MSC: NCLEX: Psychosocial Integrity: coping and adaptation

46. The characteristic that is representative of the nursepatient relationship is that this relationship:

a.

focuses on the nurses ability to build rapport.

b.

continues after discharge.

c.

does not include humor.

d.

focuses on the assessed patient health problems.

ANS: D

The nursepatient relationship focuses on the patient, has goals, and is defined by specific boundaries. The relationship takes place in the health care setting, and boundaries are defined by the patients problems, the help needed, and the nurses professional role. When the patient is discharged, the relationship ends.

DIF: Cognitive Level: Knowledge REF: pp. 106-107 OBJ: Theory #4

TOP: NursePatient Relationship KEY: Nursing Process Step: N/A

MSC: NCLEX: N/A

47. When communicating with an aphasic patient, the nurse appropriately:

a.

speaks quickly and shouts so the patient can hear.

b.

assumes the patient can understand what is heard.

c.

speaks to the patients caregiver about the patient.

d.

assumes the patient cannot understand what is heard.

ANS: B

When communicating with an aphasic patient, the nurse assumes the patient can understand what is heard even though speech is jargon or the person is mute, unless deafness has been diagnosed. The nurse should talk to the patient, and not talk to someone else in the room about the patient. The nurse should speak slowly and distinctly and should not shout.

DIF: Cognitive Level: Comprehension REF: p. 108, Box 8-1

OBJ: Clinical Practice #3 TOP: Impaired Communication

KEY: Nursing Process Step: Implementation

MSC: NCLEX: Psychosocial Integrity: coping and adaptation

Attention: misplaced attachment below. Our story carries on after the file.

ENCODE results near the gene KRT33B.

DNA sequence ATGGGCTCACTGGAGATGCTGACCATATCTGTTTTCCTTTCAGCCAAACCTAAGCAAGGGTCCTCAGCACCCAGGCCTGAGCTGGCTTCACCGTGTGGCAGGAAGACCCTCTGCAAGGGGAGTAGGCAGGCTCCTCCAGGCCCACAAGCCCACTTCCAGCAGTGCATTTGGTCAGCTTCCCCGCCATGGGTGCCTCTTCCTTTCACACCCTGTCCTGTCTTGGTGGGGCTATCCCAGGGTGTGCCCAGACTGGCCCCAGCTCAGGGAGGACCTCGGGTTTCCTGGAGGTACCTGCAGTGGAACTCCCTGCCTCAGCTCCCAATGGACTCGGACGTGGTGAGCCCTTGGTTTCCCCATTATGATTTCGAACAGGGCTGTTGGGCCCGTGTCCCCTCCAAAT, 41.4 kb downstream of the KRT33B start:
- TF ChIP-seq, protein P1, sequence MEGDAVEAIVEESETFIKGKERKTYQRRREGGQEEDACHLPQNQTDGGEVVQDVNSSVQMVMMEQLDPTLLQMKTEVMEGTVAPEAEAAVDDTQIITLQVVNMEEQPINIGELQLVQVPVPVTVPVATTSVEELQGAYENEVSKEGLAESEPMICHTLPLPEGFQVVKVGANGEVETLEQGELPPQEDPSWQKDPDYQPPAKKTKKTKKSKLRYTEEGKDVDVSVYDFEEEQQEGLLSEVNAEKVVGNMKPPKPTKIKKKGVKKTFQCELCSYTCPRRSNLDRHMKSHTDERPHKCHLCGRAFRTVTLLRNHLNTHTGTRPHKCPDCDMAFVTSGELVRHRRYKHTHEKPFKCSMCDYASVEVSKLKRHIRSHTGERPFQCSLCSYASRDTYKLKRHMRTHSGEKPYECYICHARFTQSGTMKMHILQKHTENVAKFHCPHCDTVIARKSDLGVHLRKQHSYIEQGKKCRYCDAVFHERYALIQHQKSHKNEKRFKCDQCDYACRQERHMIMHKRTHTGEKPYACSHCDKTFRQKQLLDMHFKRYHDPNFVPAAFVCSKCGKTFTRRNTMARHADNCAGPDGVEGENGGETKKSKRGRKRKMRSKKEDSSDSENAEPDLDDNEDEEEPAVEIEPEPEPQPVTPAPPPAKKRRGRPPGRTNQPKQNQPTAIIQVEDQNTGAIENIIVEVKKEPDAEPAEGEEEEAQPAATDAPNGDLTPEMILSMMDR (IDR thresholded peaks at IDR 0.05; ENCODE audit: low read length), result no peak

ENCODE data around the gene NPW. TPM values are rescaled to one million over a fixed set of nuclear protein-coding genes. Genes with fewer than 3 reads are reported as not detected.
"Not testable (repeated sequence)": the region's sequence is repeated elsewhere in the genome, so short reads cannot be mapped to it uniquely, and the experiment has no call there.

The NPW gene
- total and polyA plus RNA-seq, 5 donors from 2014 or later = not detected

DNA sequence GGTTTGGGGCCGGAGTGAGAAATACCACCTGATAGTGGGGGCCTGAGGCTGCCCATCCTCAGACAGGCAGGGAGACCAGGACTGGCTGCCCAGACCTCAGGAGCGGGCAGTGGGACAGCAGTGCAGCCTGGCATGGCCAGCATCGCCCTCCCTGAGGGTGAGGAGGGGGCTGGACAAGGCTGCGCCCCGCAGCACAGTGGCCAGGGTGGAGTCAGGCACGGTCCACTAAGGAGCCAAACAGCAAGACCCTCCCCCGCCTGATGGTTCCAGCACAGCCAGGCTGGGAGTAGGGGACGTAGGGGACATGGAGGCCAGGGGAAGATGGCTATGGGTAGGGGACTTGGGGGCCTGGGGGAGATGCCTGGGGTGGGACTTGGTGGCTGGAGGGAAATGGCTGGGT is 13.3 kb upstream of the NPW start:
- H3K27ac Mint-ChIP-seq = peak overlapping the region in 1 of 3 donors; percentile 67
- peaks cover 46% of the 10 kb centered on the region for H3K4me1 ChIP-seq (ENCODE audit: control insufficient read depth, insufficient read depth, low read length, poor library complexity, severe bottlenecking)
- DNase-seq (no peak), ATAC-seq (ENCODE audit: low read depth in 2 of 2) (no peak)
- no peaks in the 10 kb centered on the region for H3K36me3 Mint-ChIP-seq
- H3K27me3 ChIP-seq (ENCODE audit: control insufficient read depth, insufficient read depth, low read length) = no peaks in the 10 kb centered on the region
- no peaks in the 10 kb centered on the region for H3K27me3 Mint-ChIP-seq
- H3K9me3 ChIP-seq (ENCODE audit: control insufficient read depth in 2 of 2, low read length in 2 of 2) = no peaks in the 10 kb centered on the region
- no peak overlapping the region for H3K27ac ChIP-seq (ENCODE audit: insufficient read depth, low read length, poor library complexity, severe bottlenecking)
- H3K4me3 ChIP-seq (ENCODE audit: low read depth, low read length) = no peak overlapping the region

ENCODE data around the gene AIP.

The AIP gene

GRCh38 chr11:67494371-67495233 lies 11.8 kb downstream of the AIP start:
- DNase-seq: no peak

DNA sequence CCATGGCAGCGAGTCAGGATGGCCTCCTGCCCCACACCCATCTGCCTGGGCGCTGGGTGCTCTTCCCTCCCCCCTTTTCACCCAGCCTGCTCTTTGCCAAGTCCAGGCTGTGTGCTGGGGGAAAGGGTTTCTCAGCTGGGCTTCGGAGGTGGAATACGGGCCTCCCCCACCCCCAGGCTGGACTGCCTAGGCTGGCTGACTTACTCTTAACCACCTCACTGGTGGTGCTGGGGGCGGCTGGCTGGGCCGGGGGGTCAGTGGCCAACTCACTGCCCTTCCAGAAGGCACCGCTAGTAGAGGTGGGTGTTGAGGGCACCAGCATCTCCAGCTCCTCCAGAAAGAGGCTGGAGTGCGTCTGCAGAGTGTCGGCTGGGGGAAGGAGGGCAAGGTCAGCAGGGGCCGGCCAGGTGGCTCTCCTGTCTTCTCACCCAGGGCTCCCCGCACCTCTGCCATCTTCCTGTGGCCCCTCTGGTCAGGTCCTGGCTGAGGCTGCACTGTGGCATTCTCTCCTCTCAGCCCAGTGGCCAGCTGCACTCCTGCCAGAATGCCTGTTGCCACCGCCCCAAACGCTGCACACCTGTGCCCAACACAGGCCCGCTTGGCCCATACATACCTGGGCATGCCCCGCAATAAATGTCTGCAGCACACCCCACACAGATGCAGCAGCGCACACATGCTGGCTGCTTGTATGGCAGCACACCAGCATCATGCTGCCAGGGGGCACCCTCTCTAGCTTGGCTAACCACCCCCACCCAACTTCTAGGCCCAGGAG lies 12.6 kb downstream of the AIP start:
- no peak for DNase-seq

48. When communicating with a hearing-impaired patient, the nurse appropriately:

a.

shouts repeatedly at the patient.

b.

speaks directly into the patients ear.

c.

uses long, complex sentences.

d.

uses short, simple sentences.

ANS: D

When communicating with a hearing-impaired patient, the nurse appropriately uses short, simple sentences. The nurse should not shout because this can distort speech and does not make the message any clearer. The nurse should never speak directly into the persons ear. This can distort the message and hide all visual cues.

DIF: Cognitive Level: Comprehension REF: p. 108, Box 8-1

OBJ: Clinical Practice #3 TOP: Impaired Communication

KEY: Nursing Process Step: Implementation

MSC: NCLEX: Psychosocial Integrity: coping and adaptation

49. When communicating with a preschooler, the nurse should:

a.

use abstract explanations.

b.

use unfamiliar language.

c.

use long, complex sentences.

d.

consider the developmental level, using familiar words.

ANS: D

When interacting with a toddler or a preschooler, the nurse should focus on the childs needs and concerns. The nurse should also use simple, short sentences and concrete explanations with familiar words.

DIF: Cognitive Level: Comprehension REF: p. 109 OBJ: Clinical Practice #3

TOP: Communication with Children KEY: Nursing Process Step: Implementation

MSC: NCLEX: Psychosocial Integrity: coping and adaptation

50. When communicating with an adolescent, the nurse should be very sensitive to avoid:

a.

asking embarrassing questions.

b.

offering advice.

c.

interrupting frequently.

d.

using active listening.

ANS: C

An adolescent needs time to talk. The nurse should use active listening, avoid interrupting, and show acceptance. The nurse should try not to give advice.

DIF: Cognitive Level: Comprehension REF: p. 109 OBJ: Clinical Practice #3

TOP: Communication KEY: Nursing Process Step: Implementation

MSC: NCLEX: Psychosocial Integrity: coping and adaptation

51. The physician informs the student nurse that he would like to give a telephone order. The best response by the student is:

a.

document the telephone order on the physicians orders.

b.

ask another student to listen as a witness to the telephone order.

c.

tape-record the physician giving the order to the student nurse.